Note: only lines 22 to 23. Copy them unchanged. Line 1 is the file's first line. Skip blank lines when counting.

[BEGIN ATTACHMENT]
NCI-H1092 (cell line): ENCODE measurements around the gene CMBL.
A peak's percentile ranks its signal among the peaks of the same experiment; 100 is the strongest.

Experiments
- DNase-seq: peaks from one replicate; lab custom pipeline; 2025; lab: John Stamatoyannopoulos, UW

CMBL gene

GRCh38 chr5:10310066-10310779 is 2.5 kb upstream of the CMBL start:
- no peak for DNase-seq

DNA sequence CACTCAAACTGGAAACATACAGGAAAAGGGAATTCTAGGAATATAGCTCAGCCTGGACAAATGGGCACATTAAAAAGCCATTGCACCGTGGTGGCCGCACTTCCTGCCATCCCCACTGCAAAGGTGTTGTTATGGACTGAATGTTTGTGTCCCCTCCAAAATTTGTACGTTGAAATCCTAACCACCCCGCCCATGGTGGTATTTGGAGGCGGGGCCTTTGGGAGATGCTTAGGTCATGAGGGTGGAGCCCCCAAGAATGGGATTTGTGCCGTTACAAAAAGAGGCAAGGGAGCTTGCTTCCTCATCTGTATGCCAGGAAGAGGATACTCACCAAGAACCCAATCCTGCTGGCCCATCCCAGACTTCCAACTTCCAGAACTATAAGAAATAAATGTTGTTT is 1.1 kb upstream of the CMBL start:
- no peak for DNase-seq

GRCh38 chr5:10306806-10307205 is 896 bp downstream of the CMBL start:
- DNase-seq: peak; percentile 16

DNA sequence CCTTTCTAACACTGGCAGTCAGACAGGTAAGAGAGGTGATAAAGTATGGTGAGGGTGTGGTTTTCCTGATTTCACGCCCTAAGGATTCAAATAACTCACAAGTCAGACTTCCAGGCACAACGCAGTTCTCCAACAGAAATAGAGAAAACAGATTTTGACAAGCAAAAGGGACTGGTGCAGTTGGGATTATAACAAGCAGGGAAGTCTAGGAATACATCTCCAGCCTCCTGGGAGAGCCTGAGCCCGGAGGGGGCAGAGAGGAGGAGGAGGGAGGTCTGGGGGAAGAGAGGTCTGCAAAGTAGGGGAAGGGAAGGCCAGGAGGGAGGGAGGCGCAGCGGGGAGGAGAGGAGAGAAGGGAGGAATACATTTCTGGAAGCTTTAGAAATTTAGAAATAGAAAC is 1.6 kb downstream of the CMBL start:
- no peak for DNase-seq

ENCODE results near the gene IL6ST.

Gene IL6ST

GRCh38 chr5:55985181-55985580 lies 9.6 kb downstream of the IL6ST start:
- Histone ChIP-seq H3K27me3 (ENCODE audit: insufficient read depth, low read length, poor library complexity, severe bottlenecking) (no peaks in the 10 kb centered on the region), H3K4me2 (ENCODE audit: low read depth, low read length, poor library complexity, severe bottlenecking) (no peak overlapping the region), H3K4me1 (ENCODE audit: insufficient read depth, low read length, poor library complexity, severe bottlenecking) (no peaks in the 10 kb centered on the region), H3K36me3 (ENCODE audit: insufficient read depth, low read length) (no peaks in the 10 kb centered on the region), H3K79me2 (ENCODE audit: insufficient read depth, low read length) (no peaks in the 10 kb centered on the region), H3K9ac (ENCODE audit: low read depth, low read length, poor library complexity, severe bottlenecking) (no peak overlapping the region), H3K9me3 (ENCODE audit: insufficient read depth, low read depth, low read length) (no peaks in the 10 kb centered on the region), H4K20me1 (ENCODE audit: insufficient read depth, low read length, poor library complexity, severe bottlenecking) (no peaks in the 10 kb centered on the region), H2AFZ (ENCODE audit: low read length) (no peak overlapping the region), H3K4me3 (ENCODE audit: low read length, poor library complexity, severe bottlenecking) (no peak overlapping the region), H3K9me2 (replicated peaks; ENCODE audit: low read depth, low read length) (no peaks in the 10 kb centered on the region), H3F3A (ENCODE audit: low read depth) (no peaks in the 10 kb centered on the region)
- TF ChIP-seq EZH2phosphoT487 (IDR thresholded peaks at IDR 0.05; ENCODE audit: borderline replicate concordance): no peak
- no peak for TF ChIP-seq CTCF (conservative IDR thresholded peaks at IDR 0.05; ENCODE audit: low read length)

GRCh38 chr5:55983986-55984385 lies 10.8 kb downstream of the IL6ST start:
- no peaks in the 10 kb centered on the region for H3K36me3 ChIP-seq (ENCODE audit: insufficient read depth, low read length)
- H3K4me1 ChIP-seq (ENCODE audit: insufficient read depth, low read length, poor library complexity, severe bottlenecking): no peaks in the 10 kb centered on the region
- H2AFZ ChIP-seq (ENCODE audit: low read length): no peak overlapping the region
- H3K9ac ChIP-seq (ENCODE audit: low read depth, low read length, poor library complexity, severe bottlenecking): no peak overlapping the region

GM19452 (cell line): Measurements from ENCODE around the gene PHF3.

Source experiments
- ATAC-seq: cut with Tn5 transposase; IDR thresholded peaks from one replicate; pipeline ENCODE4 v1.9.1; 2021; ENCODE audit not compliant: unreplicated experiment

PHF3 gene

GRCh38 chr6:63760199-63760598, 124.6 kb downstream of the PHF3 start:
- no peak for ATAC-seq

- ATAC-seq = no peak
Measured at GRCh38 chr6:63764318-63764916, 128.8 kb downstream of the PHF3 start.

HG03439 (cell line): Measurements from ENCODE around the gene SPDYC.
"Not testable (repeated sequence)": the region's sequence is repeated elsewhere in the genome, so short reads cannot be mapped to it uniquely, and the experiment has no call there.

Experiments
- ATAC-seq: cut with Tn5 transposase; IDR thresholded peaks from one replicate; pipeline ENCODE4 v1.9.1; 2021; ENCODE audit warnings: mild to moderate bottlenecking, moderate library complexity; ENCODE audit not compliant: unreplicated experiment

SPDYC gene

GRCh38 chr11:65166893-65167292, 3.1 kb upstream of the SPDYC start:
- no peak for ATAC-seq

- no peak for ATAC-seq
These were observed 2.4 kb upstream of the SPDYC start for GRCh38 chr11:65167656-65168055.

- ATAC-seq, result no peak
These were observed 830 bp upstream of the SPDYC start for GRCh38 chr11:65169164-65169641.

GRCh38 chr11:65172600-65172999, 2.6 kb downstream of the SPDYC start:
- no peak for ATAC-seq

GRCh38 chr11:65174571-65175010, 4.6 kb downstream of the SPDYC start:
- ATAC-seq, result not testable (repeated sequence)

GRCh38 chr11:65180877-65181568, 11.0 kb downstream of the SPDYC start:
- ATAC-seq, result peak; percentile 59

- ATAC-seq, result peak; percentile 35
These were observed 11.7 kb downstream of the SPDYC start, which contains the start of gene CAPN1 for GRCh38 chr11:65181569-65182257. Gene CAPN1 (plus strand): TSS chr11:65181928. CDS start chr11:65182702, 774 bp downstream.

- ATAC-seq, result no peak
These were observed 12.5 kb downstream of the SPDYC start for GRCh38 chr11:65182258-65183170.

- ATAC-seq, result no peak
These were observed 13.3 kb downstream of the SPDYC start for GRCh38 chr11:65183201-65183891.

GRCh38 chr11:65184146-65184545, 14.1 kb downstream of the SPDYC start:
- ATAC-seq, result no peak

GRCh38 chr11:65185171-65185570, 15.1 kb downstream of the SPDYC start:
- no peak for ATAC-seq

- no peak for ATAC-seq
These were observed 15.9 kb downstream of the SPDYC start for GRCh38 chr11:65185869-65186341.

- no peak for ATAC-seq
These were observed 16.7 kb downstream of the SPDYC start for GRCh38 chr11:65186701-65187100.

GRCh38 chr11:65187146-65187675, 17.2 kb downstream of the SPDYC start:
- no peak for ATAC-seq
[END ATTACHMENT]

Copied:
- H3K4me1 ChIP-seq (ENCODE audit: insufficient read depth, low read length, poor library complexity, severe bottlenecking): no peaks in the 10 kb centered on the region
- H2AFZ ChIP-seq (ENCODE audit: low read length): no peak overlapping the region